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Adjectives: When to Use an Adjectival Clause

Updated on September 5, 2012

What is an Adjectival Clause?

Also called the adjective clause or relative clause, an adjectival clause is a grammatical construct in which the adjectival function of a sentence or phrase is carried out by more than one word. When used properly, adjectival clauses are hyphenated so that the two adjectival words are linked and shown to be distinct from the noun they are describing.

Punctuation marks
Punctuation marks

Example of an Adjective Clause

To allow you to understand better what is an adjectival clause and what is not, here are some examples of adjectival clauses:

chocolated-coated peanuts

eighteenth-century novelist

many-wondered thing

zero-tolerance approach

tussock-covered field

deep-veined arm


How Do I Use an Adjectival Clause?

There are some fairly simple ways to tell whether you're writing what is an adjectival clause, but for an in-depth study you might prefer to look into a few books on grammar.

If ever you're using two words to describe a noun and neither of them is an adverb, the chances are that you're using an adjectival clause and it ought to have a hyphen. You can tell if one of the words is an adverb because it will end in "ly". In the example below, for example, there is no need for a hyphen as the two words describing the noun ("man") are an adverb and an adjective, not an adjectival clause:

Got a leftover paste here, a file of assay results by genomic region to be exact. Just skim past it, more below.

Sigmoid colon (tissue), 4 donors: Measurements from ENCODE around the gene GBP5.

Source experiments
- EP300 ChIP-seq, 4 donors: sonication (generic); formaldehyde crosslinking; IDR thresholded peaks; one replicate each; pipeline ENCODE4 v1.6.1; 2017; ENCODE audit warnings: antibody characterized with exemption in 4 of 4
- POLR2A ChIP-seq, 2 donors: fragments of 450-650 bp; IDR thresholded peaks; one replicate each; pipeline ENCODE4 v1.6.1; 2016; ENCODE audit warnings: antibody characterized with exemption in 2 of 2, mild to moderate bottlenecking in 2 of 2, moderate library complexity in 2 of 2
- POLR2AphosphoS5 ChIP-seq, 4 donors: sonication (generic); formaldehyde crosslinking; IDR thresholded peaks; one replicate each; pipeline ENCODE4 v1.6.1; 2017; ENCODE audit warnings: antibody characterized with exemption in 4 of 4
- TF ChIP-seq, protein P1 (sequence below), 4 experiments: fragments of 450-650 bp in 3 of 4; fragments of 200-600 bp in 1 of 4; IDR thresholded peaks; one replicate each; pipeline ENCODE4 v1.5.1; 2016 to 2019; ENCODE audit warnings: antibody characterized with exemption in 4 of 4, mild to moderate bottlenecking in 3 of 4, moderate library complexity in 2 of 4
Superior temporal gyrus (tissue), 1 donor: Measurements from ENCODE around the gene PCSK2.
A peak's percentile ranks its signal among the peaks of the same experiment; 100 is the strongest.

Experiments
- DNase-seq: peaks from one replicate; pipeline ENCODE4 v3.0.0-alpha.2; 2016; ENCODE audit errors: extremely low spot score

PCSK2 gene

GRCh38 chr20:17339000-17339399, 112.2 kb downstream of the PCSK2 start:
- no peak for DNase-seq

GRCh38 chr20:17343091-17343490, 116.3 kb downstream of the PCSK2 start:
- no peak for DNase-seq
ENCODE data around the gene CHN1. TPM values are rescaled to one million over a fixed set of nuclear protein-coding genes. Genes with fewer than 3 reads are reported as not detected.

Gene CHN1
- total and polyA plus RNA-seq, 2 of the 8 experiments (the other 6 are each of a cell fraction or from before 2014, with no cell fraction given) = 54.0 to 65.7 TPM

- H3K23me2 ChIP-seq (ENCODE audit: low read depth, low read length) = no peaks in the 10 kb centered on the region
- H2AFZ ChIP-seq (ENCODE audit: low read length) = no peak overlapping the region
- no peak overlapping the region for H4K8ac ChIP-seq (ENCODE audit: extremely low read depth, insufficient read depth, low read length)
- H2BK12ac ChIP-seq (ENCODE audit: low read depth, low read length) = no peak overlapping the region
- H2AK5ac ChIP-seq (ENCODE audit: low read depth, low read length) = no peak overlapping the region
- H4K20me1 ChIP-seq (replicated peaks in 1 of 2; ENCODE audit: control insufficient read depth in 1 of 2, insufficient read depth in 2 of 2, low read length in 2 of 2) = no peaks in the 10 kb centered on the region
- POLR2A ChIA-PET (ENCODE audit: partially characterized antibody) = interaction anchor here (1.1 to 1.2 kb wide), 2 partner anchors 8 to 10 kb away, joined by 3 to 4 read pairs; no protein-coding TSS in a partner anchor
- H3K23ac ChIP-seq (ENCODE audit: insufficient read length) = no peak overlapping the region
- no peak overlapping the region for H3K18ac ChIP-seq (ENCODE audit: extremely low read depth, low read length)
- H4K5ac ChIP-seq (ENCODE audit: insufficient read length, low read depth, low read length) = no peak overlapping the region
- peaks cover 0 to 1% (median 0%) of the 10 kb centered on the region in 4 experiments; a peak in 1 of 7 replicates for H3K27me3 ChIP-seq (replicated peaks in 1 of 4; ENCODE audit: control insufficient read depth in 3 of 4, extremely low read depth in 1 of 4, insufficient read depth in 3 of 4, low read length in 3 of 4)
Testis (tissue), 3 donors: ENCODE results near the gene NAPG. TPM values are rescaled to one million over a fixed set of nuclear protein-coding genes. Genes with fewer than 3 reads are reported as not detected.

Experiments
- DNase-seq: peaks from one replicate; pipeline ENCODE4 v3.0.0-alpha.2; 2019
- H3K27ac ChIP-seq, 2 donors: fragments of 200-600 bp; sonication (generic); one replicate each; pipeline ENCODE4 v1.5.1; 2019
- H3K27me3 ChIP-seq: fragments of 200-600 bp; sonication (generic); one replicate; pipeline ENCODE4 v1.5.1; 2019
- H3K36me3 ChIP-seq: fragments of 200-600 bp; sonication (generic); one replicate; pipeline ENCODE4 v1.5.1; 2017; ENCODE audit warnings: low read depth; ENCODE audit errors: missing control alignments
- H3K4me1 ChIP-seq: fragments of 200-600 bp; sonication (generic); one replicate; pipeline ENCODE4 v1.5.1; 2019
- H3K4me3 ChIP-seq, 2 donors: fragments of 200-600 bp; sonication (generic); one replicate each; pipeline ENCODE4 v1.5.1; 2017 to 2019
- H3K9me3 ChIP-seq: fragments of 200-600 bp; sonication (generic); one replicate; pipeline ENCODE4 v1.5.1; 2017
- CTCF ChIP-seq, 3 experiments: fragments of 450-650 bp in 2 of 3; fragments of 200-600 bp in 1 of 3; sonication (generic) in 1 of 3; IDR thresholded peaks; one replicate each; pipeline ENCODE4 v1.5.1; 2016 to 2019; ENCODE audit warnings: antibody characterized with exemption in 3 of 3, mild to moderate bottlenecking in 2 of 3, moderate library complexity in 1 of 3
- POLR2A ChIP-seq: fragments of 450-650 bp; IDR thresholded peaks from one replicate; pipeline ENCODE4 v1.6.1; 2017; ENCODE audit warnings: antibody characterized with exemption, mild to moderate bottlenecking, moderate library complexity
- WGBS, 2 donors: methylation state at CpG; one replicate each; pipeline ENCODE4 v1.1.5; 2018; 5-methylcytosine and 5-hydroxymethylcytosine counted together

extremely fat man

In this example, "extremely" is an adverb describing the adjective "fat", so no hyphen is needed and this is not an adjectival clause. Another way to tell would be to ask yourself whether the sentence would still make sense if the first word was removed. In this instance a "fat man" would make sense, so the chances are that this is an adverb/adjective/noun combination. If this were an adjectival clause, the first word would not end in "ly", and the two words could then be hyphenated, as in this example:

barrel-chested man

Here, "barrel" is not describing the chest, "barrel-chested" is describing the man. You can tell because "chested man" would make no sense on its own, meaning that this is in fact an adjectival clause- it only makes sense together, and a hyphen is therefore required.

When Shouldn't I Use a Hyphen?

In order to need a hypen, the adjectival clause must come before the noun it is describing. If it falls after the noun in the sentence, a hyphen is not needed:

He was a barrel-chested man.

The man was barrel chested.

In the second example, because the compound adjective falls after the noun, there is no need for a hyphen. The key point here is whether the pair of words is actually acting as an adjective and describing the noun. If they fall after the noun, they aren't strictly describing it, they're just a statement of fact.

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